What was once Oakwood Elementary School and is currently Oak Hill Baptist Church in Columbia Heights will return to its educational roots next school year.
After 44 years, Oak Hill Baptist Church is closing the doors at its current location, 4141 University Ave. NE, this fall. In its place will be Prodeo Academy, a public pre-K through eighth grade charter school currently in Minneapolis. Prodeo intends to demolish the existing Oak Hill building due to its poor condition.
The Columbia Heights City Council will vote in September on whether to issue a conduit bond to help Prodeo with financing, an issue that has generated some controversy.
Remembering Oak Hill
The church is moving because the building has become too expensive to maintain with its century-old deterioration, Pastor Emeritus David Briley said.
Briley has been part of the church since 1973. In that time, he’s been involved in marriages, baptisms and funerals and plenty of weekly services.
“My memories (of the church) are seeing many adults and children come to Christ,” he said.
Oak Hill’s ministry will continue at a new, temporary space this fall. That location is yet to be determined.
“We’re thinking that will be the end of September or early October,” Briley said.
Oak Hill is hosting an event to celebrate the church’s history at its current location. Current and former members, as well as Oakwood Elementary alumni, are invited to the church 1-4 p.m. Sunday, Sept. 8, to tour the building and share memories. A service will be 1-2:30 p.m. Tours are offered until 4 p.m.
‘The best choices for kids’
On Sept. 9 the Columbia Heights City Council will vote on whether to issue Prodeo a conduit bond. The council unanimously voted to give preliminary approval Aug. 12.
“Our goal is to provide the best choices for kids,” Mayor Donna Schmitt said after voting in favor of issuing the bond. “This isn’t for the money, it’s for the children.”
Prodeo requested the city issue a conduit bond of $22 million to $24 million, which would generate a one-time issuer fee of $220,000 to $240,000 payable to the city.
A conduit bond is initiated by and issued for private entities. The city would not pay any costs related to the transaction. The responsibility of the debt would be on Prodeo.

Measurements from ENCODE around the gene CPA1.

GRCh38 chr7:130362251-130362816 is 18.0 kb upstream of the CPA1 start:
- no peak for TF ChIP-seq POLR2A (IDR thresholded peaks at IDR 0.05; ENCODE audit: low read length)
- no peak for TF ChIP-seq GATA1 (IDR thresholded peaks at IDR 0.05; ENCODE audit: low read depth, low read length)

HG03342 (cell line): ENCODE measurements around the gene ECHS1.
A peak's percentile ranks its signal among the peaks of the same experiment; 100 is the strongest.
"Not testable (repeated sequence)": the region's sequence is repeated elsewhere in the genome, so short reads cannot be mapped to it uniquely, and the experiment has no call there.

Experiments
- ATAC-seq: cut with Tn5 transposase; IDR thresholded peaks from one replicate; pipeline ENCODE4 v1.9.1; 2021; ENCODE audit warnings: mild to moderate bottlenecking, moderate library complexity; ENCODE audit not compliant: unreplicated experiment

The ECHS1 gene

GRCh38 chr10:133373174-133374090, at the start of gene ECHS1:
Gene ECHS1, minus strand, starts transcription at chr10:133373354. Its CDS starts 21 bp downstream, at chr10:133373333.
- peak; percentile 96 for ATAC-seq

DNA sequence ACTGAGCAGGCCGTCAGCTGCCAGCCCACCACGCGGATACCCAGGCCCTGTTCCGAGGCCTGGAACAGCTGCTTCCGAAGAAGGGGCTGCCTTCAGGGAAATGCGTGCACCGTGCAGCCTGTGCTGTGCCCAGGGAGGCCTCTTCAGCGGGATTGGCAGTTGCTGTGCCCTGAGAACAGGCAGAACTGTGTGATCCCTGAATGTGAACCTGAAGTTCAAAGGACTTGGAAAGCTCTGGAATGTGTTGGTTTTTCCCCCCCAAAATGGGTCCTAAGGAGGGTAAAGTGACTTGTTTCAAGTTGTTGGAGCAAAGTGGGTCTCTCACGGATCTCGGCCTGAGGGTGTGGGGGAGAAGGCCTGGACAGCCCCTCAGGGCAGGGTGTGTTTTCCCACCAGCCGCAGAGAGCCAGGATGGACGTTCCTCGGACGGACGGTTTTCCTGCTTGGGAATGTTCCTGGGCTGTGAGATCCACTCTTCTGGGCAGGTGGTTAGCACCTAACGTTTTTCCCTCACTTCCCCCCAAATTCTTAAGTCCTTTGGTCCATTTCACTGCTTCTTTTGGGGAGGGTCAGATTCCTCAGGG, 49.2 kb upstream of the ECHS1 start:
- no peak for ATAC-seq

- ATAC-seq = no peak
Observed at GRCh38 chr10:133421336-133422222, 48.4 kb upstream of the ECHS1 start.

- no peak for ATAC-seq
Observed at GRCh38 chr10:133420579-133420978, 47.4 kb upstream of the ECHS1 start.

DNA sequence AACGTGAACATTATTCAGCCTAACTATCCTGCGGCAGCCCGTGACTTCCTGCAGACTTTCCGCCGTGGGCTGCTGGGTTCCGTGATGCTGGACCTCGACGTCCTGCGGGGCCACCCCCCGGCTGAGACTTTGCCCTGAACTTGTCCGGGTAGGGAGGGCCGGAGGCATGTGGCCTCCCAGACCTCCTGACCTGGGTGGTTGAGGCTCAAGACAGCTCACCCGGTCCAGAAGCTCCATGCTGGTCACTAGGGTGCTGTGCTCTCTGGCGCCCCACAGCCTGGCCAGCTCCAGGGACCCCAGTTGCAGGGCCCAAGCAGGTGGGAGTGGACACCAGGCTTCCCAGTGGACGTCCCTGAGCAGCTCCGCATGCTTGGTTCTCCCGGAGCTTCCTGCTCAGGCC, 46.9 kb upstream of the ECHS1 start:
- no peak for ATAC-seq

The transaction would mostly be handled by Prodeo Academy and the initial purchaser, but the City Council must approve the issuance.
During a public hearing Aug. 12, many community members voiced their opinions for and against Prodeo coming to Columbia Heights. However, the decision of moving to Columbia Heights is up to Prodeo, not the City Council. The council only has a say in whether to issue the bond.
If the council denies Prodeo the bond Sept. 9, the academy has other options to obtain it, such as asking the Anoka County Board, said Community Development Director Aaron Chirpich.
“There are other entities they could work with to secure the same financing,” Chirpich said.
Back to its roots
Prodeo originally had its school in Columbia Heights, but moved to Minneapolis when the academy outgrew its space, said co-founder Rick Campion.
Prodeo has again outgrown its location in Minneapolis. With Oak Hill having been a school in the past, Campion said he’s happy to return to the property’s original purpose.
However, the state of the current building is too poor to house the new school, Campion said.
“We’re not able to salvage the building,” he said. “I tried to. I asked several different construction companies to walk through it with me, and they said we need to build new there.”
Prodeo looked for property to purchase all around the Twin Cities, and it landed on Columbia Heights because of its available lot.
“If I could pick an ideal place for our school to be, that would be it,” Campion said. “So we’re very lucky.”
After Prodeo’s purchase of Oak Hill is finalized later this year, construction is expected to last until next summer.
Prodeo will continue operating in its warehouse location, 630 Olson Memorial Highway, Minneapolis, for the 2019-20 school year.
The academy expects to reach full capacity once school is in session in Columbia Heights next fall.